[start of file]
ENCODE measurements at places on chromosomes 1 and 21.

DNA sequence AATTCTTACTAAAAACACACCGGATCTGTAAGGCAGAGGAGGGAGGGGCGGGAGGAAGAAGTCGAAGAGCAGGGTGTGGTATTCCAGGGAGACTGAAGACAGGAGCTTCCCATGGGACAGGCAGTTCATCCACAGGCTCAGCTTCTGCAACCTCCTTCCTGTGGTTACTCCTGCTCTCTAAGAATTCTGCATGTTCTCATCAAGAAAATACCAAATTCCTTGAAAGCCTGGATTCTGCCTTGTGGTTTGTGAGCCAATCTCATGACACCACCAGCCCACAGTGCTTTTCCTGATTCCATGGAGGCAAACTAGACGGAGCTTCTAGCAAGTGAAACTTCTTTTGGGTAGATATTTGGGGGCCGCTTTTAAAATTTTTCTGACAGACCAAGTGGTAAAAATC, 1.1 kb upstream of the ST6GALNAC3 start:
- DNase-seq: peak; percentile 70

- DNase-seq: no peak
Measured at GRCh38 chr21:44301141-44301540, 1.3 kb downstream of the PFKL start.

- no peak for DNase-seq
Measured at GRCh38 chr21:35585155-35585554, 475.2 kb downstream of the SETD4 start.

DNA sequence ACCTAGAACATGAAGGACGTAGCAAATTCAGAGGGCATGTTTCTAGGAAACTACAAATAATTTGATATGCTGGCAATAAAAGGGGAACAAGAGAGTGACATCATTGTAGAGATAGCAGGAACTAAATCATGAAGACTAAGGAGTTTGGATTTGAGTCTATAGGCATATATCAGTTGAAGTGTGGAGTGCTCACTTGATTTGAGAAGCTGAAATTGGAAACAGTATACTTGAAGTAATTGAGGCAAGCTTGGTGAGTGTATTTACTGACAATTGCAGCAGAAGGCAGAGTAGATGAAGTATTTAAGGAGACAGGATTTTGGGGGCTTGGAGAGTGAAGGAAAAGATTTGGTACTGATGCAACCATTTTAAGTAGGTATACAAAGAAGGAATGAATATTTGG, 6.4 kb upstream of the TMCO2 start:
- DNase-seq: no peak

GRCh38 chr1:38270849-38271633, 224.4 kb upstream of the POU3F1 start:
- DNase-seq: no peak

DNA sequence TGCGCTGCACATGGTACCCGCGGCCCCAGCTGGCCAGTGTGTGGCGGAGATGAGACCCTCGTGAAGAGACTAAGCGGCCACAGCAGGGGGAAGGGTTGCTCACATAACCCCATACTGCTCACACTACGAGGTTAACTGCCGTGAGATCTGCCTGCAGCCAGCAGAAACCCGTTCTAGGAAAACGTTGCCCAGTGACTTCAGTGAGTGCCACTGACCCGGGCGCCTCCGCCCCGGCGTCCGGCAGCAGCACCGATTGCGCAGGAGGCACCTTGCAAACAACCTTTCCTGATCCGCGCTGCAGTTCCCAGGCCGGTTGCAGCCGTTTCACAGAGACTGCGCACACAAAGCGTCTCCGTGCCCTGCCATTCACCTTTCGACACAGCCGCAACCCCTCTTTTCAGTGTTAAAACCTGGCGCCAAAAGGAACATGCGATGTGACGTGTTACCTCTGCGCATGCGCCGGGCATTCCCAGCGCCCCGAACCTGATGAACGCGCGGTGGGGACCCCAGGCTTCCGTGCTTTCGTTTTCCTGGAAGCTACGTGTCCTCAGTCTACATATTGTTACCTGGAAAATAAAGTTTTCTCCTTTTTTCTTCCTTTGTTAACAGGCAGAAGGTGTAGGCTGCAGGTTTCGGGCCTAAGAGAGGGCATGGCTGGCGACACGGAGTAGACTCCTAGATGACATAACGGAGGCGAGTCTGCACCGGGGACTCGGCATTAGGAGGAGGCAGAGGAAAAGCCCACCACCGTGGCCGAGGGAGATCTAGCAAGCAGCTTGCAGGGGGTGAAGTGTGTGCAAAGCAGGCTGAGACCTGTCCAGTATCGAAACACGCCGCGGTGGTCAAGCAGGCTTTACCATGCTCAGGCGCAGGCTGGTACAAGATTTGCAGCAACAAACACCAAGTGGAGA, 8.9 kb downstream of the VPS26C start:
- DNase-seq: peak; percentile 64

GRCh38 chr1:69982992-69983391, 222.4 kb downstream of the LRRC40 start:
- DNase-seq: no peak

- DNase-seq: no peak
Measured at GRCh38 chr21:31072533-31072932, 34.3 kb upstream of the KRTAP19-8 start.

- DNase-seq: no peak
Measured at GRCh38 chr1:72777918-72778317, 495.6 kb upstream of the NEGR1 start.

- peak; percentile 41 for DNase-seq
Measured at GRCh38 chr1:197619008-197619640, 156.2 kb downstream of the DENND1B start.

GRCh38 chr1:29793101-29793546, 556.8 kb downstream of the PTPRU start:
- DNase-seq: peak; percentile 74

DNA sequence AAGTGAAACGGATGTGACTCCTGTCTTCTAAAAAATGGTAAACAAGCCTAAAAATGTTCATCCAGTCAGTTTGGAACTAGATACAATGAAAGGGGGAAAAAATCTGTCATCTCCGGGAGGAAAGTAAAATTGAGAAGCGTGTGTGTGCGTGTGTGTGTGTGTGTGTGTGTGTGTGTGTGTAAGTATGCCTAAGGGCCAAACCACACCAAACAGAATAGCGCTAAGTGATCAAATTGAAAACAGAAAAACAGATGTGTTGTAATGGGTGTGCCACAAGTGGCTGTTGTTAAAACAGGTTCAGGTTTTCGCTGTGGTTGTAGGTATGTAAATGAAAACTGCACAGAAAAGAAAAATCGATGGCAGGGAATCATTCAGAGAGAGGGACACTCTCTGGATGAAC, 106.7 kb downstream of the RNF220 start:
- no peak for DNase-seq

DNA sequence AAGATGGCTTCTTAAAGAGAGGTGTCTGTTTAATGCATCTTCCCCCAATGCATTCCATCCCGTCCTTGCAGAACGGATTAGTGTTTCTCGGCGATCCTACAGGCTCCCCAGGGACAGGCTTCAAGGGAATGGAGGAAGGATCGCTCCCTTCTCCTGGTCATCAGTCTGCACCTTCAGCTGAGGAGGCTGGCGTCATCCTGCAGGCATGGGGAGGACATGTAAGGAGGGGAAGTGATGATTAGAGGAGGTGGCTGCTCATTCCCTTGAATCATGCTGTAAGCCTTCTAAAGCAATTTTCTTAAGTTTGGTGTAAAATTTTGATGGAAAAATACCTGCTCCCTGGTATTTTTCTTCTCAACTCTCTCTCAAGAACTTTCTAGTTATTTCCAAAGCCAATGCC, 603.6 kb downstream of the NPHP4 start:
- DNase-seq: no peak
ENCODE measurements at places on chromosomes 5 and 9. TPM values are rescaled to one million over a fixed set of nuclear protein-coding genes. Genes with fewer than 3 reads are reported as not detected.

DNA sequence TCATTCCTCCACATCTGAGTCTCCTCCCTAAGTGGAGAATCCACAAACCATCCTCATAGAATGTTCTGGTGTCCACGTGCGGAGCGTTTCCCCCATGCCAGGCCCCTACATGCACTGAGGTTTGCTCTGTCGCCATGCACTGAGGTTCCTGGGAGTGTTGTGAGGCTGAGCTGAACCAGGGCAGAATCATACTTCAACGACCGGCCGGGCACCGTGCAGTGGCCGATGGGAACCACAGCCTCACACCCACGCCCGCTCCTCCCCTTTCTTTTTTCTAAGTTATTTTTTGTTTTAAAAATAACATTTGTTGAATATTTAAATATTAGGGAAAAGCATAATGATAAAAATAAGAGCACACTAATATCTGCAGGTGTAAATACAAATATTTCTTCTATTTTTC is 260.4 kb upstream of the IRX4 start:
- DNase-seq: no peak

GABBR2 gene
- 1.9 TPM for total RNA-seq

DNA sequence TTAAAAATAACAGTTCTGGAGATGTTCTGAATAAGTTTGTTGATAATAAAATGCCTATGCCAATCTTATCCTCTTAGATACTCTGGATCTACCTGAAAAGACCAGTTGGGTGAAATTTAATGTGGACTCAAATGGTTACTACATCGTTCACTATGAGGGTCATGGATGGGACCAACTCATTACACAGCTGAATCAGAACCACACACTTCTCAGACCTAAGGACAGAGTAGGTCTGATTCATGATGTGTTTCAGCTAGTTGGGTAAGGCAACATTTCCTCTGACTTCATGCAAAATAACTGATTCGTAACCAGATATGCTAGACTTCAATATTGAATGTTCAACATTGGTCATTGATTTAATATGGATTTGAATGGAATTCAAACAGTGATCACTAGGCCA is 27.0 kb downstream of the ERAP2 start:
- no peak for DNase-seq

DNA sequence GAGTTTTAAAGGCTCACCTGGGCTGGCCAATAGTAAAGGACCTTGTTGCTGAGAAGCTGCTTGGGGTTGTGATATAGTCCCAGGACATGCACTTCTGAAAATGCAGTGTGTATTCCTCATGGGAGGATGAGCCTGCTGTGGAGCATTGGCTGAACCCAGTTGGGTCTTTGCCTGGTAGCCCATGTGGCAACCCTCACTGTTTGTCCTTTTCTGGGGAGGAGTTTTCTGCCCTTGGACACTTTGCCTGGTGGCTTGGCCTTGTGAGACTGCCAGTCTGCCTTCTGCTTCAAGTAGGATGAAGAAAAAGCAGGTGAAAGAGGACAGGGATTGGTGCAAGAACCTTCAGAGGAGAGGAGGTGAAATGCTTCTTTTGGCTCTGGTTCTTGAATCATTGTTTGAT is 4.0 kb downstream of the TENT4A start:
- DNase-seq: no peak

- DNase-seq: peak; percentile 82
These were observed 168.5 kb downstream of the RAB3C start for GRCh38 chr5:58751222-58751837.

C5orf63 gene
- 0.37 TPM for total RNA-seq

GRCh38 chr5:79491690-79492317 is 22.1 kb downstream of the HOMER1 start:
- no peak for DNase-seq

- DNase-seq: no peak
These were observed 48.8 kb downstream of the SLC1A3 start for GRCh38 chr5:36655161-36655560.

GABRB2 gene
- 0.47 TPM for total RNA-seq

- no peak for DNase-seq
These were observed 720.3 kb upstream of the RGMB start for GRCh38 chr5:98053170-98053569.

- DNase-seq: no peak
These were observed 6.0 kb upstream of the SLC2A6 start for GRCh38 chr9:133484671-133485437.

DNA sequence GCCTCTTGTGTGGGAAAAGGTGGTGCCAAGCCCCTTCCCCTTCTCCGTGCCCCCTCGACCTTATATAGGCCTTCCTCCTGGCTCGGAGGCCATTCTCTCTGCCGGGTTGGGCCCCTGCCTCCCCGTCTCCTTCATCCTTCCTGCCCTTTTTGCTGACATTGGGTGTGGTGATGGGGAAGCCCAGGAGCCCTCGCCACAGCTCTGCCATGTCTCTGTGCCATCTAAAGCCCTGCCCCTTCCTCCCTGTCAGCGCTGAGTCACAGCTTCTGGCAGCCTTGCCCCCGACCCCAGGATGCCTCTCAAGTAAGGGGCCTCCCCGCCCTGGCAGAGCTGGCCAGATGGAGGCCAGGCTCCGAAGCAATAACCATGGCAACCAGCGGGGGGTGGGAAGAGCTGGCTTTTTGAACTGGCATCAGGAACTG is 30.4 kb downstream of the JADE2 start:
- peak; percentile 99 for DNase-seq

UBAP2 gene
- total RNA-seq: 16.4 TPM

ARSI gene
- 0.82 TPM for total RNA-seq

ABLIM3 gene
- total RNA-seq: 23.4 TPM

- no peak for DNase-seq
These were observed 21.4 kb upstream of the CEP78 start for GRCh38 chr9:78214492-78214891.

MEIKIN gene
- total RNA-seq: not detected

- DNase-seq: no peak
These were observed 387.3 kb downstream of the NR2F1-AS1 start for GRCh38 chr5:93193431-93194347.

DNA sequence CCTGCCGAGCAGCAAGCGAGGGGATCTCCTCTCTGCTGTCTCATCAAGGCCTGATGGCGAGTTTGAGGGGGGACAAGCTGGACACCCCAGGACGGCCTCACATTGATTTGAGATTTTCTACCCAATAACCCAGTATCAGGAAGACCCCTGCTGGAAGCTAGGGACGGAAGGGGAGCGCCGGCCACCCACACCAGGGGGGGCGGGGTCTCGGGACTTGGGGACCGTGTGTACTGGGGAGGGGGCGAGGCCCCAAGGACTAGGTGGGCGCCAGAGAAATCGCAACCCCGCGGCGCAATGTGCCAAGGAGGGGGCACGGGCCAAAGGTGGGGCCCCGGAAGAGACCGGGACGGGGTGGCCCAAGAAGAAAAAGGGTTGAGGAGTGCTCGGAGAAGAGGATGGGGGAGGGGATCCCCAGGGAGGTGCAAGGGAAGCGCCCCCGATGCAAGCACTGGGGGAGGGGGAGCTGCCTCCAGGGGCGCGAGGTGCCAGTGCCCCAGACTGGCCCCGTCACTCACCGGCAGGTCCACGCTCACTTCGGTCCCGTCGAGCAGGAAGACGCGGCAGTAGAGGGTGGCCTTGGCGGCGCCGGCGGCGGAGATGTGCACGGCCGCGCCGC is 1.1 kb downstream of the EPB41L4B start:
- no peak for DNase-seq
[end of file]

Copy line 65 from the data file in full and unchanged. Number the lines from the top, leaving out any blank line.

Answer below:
DNA sequence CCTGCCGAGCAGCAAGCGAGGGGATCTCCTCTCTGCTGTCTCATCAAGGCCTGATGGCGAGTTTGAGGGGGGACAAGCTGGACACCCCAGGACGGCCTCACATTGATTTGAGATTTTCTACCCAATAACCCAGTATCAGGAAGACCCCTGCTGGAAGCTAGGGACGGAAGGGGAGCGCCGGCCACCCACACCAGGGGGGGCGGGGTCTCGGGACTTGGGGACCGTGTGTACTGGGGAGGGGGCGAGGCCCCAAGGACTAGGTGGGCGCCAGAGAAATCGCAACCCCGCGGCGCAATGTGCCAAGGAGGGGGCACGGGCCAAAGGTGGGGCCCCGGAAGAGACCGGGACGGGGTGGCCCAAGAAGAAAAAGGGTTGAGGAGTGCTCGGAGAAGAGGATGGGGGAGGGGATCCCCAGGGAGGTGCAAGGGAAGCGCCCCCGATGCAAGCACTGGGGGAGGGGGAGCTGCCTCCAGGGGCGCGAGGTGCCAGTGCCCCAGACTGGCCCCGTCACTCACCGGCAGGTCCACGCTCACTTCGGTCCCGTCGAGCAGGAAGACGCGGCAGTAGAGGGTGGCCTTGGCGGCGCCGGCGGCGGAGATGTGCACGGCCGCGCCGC is 1.1 kb downstream of the EPB41L4B start: